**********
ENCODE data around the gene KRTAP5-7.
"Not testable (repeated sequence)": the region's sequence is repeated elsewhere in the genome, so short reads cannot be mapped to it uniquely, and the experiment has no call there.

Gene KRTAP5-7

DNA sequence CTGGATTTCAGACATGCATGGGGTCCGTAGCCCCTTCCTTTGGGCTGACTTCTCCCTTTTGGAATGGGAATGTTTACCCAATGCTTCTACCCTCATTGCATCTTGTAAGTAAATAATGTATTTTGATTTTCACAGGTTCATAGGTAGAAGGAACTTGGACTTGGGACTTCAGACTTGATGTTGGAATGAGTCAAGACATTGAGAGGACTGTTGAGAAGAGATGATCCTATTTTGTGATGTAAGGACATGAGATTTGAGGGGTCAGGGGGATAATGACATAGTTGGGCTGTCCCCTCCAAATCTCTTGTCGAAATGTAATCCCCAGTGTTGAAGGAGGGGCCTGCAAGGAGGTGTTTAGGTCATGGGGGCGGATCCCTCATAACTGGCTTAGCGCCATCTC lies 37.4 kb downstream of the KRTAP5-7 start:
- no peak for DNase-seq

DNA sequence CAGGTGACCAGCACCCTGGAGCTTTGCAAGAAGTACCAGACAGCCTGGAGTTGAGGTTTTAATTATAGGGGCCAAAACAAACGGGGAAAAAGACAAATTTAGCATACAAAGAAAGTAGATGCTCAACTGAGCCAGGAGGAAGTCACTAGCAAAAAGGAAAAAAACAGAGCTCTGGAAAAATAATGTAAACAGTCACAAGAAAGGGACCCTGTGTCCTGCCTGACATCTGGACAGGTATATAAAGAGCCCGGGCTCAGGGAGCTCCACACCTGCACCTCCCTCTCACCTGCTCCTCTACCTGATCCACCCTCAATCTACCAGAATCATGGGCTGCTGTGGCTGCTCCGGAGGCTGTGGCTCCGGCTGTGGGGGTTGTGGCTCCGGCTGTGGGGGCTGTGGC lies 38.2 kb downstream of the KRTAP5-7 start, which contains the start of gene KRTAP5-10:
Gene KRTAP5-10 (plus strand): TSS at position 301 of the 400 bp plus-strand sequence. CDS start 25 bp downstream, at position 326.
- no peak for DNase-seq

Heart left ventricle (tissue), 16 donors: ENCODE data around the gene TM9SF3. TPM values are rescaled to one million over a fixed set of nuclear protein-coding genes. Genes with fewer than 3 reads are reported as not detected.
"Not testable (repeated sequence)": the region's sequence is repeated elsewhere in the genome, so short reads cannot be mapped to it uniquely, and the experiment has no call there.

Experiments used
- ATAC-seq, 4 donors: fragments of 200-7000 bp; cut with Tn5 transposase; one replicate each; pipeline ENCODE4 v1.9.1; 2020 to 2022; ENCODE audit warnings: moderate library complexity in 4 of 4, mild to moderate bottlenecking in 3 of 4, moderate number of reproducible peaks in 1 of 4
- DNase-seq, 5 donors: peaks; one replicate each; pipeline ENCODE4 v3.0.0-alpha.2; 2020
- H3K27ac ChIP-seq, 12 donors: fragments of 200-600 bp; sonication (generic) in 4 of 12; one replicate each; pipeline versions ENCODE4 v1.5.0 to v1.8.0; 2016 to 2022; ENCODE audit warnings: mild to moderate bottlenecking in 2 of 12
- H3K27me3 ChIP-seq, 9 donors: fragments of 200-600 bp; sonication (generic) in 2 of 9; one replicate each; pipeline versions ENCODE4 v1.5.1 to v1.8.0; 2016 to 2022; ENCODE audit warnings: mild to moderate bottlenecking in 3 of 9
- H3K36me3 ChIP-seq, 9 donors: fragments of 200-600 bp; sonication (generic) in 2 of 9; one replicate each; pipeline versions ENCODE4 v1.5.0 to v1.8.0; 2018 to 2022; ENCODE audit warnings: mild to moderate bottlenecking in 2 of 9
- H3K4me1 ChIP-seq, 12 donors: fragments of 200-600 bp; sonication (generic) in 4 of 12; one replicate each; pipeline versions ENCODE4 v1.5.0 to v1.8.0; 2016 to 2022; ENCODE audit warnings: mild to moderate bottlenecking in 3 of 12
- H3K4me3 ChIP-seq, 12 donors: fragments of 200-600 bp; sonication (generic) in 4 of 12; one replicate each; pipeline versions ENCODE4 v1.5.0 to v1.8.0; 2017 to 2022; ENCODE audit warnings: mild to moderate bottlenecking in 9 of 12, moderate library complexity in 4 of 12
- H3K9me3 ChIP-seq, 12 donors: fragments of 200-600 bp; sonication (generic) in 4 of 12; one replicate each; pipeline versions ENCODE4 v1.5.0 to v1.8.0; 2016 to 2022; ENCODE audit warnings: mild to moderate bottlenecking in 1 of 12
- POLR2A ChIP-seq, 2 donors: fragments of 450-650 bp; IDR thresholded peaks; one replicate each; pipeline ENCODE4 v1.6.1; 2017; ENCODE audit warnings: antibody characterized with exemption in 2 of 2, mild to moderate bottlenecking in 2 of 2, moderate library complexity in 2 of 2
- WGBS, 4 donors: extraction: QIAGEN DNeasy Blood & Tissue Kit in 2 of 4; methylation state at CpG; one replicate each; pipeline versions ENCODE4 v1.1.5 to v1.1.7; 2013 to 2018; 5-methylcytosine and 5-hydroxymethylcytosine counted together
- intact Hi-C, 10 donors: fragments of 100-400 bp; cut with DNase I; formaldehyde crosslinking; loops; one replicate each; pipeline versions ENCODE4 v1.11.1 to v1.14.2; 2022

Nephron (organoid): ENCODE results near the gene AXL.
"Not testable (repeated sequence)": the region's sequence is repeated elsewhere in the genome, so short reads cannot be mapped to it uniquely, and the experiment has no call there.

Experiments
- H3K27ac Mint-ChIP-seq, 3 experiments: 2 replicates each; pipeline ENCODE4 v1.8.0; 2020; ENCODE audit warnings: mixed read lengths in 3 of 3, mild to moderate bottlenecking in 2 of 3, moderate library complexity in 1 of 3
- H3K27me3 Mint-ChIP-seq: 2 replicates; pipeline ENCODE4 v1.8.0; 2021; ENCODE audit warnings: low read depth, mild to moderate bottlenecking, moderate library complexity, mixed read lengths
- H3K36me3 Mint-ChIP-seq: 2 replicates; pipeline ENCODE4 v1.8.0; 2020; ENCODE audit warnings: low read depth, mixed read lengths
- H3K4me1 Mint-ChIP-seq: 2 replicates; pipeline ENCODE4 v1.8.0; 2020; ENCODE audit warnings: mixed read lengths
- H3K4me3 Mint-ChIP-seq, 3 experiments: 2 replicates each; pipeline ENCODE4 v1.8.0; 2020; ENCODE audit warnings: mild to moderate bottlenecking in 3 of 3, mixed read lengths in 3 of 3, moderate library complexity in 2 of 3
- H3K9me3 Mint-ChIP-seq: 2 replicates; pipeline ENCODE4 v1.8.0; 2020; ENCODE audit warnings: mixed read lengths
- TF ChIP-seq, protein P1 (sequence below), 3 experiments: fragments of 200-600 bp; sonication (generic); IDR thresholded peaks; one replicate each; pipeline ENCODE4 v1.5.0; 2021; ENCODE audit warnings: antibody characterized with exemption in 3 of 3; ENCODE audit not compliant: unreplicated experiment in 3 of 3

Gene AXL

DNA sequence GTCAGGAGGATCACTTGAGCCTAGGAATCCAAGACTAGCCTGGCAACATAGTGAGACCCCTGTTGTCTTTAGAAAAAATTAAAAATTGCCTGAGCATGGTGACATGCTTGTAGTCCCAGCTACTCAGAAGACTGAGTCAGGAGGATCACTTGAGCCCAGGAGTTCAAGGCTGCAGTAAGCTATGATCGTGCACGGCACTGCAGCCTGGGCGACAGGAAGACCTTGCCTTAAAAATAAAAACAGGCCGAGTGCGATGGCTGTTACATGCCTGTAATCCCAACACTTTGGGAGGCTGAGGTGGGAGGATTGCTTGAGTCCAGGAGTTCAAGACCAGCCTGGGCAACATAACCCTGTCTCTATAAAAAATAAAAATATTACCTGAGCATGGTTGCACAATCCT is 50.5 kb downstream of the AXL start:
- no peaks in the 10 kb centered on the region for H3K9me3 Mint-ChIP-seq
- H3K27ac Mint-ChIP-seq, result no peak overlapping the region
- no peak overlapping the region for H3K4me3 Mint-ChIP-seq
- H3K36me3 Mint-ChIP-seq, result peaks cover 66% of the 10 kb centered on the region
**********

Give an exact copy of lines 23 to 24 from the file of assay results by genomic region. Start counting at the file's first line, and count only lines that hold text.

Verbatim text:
Nephron (organoid): ENCODE results near the gene AXL.
"Not testable (repeated sequence)": the region's sequence is repeated elsewhere in the genome, so short reads cannot be mapped to it uniquely, and the experiment has no call there.